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Sessions Defends His Testimony About Russian Contacts

Attorney General Jeff Sessions before making a statement Monday on issues related to visas and travel at the U.S. Customs and Border Protection office in Washington.
Susan Walsh
Attorney General Jeff Sessions before making a statement Monday on issues related to visas and travel at the U.S. Customs and Border Protection office in Washington.

Attorney General Jeff Sessions, in a letter to Congress, said his remarks about not having contact with Russian officials during last year's presidential campaign were "correct," even though he's had to acknowledge that he twice met with Russian Ambassador Sergey Kislyak.

As NPR's Carrie Johnson told All Things Considered on Monday, Sessions is under fire for his misleading testimony under oath about those contacts. In a letter Sessions describes as a "supplement" to his testimony, he told the Senate Judiciary Committee that he did nothing wrong.

"Sessions said his answers were technically correct because the questions did not ask about them. He said he didn't recall other contacts with other people from Russia," said Johnson. "It's a short letter, just three pages and it doesn't give much ground."

Here's the play-by-play: In Sessions' January 10, 2017 testimony, Sen. Al Franken, D-Minn, asked the former senator "if there is any evidence that anyone affiliated with the Trump campaign communicated with the Russian government in the course of this campaign, what will you do?"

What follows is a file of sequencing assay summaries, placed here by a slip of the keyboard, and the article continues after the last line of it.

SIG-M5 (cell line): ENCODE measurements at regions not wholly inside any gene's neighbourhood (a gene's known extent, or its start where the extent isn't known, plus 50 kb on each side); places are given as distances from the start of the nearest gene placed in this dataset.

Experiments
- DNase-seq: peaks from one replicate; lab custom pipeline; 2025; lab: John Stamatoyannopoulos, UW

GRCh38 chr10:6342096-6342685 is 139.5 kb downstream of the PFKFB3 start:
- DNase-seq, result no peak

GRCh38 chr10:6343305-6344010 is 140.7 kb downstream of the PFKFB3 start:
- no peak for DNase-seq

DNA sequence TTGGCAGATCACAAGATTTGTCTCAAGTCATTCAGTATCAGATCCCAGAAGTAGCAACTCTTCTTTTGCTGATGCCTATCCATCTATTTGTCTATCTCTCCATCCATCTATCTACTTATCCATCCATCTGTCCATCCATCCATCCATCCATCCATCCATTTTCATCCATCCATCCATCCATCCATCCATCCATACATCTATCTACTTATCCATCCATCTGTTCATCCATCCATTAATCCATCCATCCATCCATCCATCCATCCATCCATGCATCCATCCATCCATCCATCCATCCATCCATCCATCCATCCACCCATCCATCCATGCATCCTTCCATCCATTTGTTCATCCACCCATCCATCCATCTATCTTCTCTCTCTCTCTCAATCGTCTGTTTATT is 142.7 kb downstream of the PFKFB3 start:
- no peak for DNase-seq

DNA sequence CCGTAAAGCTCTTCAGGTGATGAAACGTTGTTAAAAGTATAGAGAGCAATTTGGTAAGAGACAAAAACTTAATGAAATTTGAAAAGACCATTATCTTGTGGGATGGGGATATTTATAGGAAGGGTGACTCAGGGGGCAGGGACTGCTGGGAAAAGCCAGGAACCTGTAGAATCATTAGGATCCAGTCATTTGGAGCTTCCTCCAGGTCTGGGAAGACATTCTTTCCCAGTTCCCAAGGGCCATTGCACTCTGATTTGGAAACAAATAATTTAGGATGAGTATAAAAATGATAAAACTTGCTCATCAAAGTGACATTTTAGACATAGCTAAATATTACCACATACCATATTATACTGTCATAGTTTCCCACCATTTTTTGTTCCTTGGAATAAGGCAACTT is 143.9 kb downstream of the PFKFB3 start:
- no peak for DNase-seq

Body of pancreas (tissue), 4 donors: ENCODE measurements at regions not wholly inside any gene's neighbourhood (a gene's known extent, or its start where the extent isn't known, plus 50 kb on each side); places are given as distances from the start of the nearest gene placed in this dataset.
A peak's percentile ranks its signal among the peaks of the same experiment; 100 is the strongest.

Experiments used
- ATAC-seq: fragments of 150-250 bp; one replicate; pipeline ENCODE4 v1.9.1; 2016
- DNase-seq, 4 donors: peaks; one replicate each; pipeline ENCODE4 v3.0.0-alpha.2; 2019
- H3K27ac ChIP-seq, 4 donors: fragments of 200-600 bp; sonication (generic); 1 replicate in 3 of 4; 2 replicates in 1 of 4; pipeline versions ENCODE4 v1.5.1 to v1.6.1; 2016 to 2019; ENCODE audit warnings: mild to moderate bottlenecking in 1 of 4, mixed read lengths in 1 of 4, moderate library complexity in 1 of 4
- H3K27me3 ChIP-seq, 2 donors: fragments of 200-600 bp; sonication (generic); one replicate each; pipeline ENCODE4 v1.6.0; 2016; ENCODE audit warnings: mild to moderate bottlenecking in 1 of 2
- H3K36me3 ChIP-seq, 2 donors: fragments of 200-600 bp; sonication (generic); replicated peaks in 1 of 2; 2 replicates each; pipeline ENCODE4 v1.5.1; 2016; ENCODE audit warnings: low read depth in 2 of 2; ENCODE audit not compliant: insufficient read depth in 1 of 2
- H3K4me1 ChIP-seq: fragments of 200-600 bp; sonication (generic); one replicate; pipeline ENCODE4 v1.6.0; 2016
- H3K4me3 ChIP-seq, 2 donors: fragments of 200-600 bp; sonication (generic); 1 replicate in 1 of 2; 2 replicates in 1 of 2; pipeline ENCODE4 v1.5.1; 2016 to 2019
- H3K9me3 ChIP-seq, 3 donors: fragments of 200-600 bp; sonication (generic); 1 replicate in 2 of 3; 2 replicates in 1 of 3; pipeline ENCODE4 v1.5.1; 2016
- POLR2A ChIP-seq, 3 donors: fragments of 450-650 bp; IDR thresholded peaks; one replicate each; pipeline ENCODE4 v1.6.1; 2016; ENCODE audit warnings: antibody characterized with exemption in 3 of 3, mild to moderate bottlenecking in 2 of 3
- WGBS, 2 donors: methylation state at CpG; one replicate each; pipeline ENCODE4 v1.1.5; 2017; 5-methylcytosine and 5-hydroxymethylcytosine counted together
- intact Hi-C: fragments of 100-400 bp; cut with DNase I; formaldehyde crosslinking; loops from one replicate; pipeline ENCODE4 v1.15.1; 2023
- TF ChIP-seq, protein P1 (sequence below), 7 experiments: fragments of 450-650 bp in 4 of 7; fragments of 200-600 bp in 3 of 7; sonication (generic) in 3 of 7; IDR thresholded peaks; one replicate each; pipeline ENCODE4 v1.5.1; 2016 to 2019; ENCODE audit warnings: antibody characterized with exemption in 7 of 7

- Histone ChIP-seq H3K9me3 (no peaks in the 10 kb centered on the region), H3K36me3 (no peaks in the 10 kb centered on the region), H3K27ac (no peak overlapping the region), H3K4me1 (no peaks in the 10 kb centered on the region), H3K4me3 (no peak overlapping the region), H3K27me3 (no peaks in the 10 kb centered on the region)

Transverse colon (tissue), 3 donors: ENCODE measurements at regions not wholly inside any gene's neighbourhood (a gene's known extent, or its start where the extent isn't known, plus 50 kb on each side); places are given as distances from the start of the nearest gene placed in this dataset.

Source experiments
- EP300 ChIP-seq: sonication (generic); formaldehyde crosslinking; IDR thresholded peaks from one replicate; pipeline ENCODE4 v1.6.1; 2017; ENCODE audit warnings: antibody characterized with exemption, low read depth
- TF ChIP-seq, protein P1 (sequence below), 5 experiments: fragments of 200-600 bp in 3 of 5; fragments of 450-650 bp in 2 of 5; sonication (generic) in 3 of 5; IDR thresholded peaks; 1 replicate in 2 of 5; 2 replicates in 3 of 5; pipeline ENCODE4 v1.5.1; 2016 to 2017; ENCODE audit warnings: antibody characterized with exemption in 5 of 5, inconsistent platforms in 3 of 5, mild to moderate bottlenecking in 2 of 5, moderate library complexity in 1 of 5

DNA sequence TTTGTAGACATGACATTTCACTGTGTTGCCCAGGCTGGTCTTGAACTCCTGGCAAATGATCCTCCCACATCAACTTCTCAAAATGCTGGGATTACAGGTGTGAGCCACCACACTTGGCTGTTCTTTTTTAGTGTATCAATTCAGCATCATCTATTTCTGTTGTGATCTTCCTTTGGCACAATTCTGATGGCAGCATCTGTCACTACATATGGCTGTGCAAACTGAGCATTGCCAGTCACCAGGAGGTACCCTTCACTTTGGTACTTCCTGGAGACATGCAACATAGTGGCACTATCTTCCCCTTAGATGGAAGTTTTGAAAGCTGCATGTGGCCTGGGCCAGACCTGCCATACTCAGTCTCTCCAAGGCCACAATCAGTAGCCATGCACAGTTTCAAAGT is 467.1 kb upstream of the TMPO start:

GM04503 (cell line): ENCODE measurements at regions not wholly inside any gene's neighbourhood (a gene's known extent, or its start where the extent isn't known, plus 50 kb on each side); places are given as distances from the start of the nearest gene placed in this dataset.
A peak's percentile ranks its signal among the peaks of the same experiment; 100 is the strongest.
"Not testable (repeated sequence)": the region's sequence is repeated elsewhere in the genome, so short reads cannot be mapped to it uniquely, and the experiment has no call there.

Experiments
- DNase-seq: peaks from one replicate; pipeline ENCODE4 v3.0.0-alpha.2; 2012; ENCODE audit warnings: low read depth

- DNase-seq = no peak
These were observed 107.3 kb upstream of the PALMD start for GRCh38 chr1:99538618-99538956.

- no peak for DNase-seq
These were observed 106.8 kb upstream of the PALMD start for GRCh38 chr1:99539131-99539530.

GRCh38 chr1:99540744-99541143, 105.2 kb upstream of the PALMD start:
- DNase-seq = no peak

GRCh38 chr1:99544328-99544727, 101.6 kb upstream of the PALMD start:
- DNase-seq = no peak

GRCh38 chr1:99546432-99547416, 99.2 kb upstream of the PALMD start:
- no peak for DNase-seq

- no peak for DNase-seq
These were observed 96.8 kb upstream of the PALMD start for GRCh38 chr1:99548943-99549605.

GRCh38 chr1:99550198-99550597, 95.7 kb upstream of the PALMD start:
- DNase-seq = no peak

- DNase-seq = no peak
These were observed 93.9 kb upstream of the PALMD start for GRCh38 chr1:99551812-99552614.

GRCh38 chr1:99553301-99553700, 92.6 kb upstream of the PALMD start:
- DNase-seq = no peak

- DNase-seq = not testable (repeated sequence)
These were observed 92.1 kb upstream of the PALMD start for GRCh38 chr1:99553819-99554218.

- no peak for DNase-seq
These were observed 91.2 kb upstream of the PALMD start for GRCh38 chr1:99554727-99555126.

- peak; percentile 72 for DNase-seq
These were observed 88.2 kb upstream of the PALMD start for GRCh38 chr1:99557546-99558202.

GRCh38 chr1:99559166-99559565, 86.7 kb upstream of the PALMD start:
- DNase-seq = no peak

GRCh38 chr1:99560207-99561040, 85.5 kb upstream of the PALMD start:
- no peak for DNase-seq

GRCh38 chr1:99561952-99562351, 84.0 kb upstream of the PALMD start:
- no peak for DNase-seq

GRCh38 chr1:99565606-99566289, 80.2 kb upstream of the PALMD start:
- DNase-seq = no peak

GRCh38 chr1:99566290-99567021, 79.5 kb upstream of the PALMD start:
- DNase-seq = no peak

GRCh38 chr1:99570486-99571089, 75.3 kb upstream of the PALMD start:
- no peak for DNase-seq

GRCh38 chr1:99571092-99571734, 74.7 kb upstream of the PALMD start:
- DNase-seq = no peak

In his letter, Sessions wrote:

"I responded: 'Senator Franken, I'm not aware of any of those activities. I have been called a surrogate at a time or two in that campaign and I didn't have — did not have communications with the Russians, and I'm unable to comment on it.'

My answer was correct. As I noted in my public statement on March 2, 2017, I was surprised by the allegations in the question, which I had not heard before. I answered the question, which asked about a "continuing exchange of information during the campaign between Trump's surrogates and intermediaries for the Russian government," honestly. I did not mention communications I had had with the Russian Ambassador over the years because the question did not ask about them."

The Washington Post reported last week that, in fact, Sessions had met Kislyak on two occasions: a brief encounter at the Republican National Convention in July 2016 and again in his Senate office in September 2016.

Following that report, Sessions recused himself from any Justice Department investigation of Russian contacts with Trump campaign and administration.

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Richard Gonzales is NPR's National Desk Correspondent based in San Francisco. Along with covering the daily news of region, Gonzales' reporting has included medical marijuana, gay marriage, drive-by shootings, Jerry Brown, Willie Brown, the U.S. Ninth Circuit, the California State Supreme Court and any other legal, political, or social development occurring in Northern California relevant to the rest of the country.

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